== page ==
The biggest question I am being asked at the moment is where the standards, model specification level, libraries and ownership of a building information model should sit.
In many cases the suppliers (i.e. architects, engineers, M&E etc.) are better informed about BIM than the client. So we see clients taking advice from genuinely helpful contractors, who are trying to guide their customer whilst improving their relationship.
The client of course is often grateful for the help and might see this as an easy route to write compulsory BIM use into their tender process allowing the collaboration to happen at their contractor’s expense. But is this really the right approach?
We don’t think so.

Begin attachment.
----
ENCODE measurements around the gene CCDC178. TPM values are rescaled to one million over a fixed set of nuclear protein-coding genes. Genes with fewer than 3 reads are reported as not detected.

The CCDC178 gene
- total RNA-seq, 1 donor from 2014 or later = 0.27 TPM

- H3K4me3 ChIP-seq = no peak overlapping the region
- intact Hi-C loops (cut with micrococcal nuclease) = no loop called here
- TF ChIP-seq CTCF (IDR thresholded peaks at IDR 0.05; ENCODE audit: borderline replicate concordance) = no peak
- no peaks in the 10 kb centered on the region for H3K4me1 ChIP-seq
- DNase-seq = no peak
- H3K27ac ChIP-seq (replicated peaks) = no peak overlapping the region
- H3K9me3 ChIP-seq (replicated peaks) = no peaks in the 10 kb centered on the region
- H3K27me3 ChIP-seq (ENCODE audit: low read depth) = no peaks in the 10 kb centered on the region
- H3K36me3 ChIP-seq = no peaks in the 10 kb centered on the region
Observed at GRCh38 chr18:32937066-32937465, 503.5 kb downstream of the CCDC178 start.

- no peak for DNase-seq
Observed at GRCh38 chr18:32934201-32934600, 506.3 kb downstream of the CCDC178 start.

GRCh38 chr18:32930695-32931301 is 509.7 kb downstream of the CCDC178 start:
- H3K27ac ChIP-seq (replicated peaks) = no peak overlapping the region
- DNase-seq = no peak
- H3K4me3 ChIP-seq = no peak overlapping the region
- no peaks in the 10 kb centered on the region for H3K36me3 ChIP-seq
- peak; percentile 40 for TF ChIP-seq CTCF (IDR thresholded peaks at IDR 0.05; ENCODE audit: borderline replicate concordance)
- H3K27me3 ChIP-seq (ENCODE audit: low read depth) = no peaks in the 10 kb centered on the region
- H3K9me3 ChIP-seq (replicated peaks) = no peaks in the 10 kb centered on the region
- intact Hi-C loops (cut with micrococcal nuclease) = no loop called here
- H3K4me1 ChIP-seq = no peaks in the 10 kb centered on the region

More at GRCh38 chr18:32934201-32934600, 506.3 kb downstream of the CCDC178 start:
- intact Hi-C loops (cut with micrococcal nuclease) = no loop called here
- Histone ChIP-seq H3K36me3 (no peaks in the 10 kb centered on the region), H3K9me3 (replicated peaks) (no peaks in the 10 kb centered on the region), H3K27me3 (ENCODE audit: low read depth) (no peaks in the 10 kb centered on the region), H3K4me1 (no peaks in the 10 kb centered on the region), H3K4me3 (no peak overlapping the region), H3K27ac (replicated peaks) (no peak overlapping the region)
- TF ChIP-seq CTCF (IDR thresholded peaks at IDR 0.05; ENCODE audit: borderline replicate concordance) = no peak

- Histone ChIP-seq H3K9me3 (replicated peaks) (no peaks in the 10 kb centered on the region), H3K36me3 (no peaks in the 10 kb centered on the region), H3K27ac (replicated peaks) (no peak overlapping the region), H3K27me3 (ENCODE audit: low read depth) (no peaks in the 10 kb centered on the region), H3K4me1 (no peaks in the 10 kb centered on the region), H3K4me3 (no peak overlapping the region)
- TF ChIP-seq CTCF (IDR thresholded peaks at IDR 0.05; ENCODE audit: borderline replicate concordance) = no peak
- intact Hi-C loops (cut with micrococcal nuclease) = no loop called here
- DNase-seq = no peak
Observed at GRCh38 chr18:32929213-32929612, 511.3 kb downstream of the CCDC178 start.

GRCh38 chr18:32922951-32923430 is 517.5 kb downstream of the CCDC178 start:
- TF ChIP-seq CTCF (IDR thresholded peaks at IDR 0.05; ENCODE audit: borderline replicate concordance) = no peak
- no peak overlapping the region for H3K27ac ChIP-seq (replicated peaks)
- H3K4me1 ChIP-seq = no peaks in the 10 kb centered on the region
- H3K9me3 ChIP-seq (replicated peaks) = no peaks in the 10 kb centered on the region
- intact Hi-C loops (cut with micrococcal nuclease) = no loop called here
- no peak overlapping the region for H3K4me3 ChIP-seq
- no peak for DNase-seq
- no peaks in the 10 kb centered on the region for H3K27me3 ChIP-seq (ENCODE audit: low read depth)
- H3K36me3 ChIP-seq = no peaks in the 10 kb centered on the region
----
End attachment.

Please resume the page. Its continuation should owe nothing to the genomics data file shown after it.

We believe the client (think building occupant/owner) needs to sit at the head of this process and, working with their supply chain, put in place a value led process tailored to their anticipated BIM requirements.
So before a decision is made on which software application is to be specified, before reviewing which supply chain members are up-to-speed with the technology, the client should review the overall process, potential benefits, pitfalls and level of detail the model should contain at each stage of the design and occupancy cycle.
This is what we are doing with our clients. Helping them on their journey, sharing knowledge and creating a collaborative environment and BIM content. Our aim is to have engaged suppliers that fast-track BIM adoption and ultimately return on investment.
1. Review existing process
2. Engage stakeholders
3. Create strategy
4. Undertake pilot
5. Review pilot
6. Update strategy
7. Deliver strategy
8. Monitor / improve